The accounting fraud at
amounted to a decision by its ousted chief financial officer to categorize as long-term investments money paid to local phone companies to complete calls.
At the beginning of 2001, Scott Sullivan, who lost his job when the $3.8 billion scandal came to light this week, took that fateful decision after discovering that at least 15% of these connection agreements weren't producing revenue,
The Wall Street Journal
reported Thursday. Sullivan decided to capitalize the so-called "line costs" as long-term investments to be written down over time, hoping the agreements would start producing revenue later, the newspaper reported.
WorldCom shook corporate America Tuesday night by announcing it would be forced to restate five quarters of earnings statements to reclassify the expenses as routine costs. The revelation sent its stock down to pennies a share before it was halted by
and prompted the
Securities and Exchange Commission
to file criminal charges against the former highflier.
The company's top accountant, Sullivan became a close ally of former WorldCom chief executive Bernard Ebbers in 1992 when Ebbers' company acquired Sullivan's Advanced Telecommunications Corp. The two shared adjacent offices until Ebbers was ousted by the WorldCom board in April.
According to the article, Sullivan's questionable bookkeeping was discovered several weeks ago during a routine internal audit by company accountant Cynthia Cooper, who alerted Max Bobbitt, the head of WorldCom's audit committee. Bobbitt is the director who took most of the heat for a $408 million personal loan the company made to Ebbers.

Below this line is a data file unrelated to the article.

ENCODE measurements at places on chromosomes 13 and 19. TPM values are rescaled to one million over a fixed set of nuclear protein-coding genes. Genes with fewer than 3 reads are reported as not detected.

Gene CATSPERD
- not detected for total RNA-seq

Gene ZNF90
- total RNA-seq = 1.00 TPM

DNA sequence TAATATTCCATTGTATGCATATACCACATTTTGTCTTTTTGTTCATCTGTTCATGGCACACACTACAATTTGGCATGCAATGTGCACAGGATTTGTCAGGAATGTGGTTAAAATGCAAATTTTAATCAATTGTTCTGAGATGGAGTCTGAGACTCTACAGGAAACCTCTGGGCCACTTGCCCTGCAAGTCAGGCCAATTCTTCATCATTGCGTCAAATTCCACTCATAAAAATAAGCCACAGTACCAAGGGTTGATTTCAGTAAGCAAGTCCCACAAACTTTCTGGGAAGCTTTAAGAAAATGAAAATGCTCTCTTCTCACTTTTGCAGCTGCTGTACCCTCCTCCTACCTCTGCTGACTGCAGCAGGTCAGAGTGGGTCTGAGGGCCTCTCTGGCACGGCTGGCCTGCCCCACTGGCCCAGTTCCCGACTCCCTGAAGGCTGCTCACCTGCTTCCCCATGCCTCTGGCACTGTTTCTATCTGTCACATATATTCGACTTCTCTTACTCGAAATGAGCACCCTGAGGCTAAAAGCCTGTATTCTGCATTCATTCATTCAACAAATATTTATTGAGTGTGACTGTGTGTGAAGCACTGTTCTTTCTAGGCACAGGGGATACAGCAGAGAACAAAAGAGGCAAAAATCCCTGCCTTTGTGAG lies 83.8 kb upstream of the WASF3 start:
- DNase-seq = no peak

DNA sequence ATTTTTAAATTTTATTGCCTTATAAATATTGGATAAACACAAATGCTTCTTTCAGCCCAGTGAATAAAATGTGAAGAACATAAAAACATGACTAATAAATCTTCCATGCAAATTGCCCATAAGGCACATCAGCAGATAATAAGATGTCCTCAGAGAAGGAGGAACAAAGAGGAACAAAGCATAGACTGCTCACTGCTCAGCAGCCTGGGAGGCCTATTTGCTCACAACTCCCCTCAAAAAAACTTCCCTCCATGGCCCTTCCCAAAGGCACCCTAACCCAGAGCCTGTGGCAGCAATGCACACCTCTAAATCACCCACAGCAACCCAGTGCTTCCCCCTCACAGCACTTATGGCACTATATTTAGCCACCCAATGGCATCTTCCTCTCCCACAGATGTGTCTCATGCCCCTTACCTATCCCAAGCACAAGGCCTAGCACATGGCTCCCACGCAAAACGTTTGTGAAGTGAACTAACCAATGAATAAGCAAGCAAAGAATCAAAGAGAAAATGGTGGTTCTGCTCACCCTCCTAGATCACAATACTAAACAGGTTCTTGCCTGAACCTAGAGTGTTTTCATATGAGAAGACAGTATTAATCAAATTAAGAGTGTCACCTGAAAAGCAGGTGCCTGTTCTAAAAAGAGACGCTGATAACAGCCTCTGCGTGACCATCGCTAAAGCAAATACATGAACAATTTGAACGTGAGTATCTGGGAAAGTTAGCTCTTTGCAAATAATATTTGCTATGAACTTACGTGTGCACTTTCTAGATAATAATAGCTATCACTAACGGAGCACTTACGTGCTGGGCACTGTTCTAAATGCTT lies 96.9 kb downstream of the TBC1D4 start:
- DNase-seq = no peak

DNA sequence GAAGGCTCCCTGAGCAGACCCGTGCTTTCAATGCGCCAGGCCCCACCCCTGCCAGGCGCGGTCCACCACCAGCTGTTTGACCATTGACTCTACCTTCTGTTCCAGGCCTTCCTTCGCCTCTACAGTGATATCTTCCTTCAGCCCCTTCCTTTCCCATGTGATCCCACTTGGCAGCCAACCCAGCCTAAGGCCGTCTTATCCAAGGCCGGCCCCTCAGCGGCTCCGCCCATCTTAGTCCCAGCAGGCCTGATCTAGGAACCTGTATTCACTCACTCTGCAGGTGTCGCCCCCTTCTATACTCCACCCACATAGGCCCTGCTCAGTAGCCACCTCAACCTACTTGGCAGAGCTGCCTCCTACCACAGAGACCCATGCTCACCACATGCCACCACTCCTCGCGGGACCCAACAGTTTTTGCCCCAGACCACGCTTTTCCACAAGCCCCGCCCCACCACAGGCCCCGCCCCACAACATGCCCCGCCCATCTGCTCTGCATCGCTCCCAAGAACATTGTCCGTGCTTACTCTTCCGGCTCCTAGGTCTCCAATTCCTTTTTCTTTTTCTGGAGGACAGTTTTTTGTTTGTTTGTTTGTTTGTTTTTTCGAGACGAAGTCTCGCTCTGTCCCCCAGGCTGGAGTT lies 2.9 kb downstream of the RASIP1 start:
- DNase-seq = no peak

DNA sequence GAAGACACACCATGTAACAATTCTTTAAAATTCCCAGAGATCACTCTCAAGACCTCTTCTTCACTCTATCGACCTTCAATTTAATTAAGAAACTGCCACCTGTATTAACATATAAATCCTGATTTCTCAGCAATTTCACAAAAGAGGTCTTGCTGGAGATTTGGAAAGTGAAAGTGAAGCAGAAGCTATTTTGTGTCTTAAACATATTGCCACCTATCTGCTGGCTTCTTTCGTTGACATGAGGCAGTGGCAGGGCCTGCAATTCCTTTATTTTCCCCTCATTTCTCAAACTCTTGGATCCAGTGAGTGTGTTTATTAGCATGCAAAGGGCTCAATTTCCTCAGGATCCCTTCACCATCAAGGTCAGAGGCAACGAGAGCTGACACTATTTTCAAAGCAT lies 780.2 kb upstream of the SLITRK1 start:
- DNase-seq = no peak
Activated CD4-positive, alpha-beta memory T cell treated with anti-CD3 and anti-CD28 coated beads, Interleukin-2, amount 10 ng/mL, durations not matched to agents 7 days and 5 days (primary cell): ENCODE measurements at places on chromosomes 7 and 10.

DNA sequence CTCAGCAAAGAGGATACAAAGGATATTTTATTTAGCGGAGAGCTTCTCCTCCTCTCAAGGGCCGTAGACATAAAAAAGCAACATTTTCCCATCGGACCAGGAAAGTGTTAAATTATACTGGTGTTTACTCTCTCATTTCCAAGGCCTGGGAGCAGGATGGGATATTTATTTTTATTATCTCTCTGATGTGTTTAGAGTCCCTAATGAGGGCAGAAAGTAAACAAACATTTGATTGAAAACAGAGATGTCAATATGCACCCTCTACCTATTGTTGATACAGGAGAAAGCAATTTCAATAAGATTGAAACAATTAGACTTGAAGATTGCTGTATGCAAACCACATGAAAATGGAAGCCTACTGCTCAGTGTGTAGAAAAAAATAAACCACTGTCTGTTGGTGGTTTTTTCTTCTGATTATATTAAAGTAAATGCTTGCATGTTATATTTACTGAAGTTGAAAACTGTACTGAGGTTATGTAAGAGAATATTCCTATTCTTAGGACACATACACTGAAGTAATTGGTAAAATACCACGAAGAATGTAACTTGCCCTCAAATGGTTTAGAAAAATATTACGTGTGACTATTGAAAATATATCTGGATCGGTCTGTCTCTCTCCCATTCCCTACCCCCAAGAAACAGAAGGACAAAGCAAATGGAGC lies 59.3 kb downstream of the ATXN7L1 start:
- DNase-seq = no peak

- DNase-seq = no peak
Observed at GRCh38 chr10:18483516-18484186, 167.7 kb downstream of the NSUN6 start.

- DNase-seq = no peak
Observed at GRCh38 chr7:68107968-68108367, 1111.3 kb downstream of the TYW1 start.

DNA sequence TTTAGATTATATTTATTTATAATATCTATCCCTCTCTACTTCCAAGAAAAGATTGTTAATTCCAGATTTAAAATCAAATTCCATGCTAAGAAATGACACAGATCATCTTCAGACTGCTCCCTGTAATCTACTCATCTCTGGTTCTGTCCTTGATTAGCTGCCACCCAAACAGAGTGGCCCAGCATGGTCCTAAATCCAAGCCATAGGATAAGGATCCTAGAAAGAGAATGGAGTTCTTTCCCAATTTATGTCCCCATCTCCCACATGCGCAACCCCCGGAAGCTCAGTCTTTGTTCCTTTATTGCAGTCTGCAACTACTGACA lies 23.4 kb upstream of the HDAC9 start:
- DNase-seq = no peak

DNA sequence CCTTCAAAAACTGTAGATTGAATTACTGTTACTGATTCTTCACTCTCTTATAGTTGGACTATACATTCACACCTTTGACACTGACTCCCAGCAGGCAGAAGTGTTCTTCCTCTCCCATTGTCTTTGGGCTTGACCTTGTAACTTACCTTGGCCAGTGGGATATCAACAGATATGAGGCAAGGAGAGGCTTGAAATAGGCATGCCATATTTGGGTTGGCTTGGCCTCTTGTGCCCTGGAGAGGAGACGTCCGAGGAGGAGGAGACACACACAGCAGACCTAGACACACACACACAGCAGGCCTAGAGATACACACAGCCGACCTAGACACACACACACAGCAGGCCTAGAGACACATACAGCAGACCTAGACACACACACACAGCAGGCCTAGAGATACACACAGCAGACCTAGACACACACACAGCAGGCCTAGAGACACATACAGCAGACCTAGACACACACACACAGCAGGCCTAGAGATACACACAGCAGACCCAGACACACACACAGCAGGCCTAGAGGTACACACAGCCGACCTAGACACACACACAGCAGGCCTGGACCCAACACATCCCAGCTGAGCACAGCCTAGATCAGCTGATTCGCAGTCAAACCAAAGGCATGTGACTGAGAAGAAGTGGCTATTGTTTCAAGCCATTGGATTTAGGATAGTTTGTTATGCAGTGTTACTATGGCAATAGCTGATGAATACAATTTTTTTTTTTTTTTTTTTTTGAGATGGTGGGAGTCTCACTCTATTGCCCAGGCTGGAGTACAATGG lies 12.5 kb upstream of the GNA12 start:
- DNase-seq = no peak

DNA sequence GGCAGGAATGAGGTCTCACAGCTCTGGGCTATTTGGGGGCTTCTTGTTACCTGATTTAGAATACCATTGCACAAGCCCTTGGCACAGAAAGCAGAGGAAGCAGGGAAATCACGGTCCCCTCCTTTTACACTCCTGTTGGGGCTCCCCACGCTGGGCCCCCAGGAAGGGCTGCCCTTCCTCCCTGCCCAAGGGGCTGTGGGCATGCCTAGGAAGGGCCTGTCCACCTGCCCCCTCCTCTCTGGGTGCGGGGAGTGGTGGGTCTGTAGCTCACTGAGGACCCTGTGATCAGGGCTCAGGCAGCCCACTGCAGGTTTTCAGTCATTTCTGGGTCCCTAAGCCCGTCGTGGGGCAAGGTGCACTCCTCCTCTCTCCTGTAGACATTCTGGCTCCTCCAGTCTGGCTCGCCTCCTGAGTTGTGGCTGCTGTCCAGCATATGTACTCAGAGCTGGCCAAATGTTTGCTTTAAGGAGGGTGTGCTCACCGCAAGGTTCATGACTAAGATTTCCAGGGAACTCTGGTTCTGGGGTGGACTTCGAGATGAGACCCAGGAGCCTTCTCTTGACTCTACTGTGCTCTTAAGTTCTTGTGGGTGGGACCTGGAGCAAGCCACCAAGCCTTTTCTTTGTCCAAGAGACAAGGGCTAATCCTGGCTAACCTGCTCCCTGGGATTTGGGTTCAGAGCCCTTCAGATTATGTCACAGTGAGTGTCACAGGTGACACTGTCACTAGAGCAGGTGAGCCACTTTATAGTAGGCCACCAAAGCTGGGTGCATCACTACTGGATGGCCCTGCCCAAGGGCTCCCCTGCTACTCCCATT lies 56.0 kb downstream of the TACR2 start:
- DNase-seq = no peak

All told, Sullivan capitalized costs from $540 million to $797 million a quarter over five quarters. In May 2002, however, realizing that some of his revenue projections related to the line costs might not be realized, Sullivan began to contemplate a charge that would write down the expenses and reduce net income.
Quoting someone familiar with the matter, the
reported that the board was notified May 23 that a charge would include the line costs, but didn't signal how much it would be.
When the board finally called in its new auditors, KPMG, two weeks ago to review the accounting, Sullivan reportedly made an impassioned defense of his methods. Sullivan reportedly argued that because WorldCom wasn't receiving revenue, he could defer the costs of leasing the lines until they produced revenue. But KPMG officials weren't satisfied, citing accounting rules that clearly dictate that the costs of operating leases can't be delayed, the newspaper reported.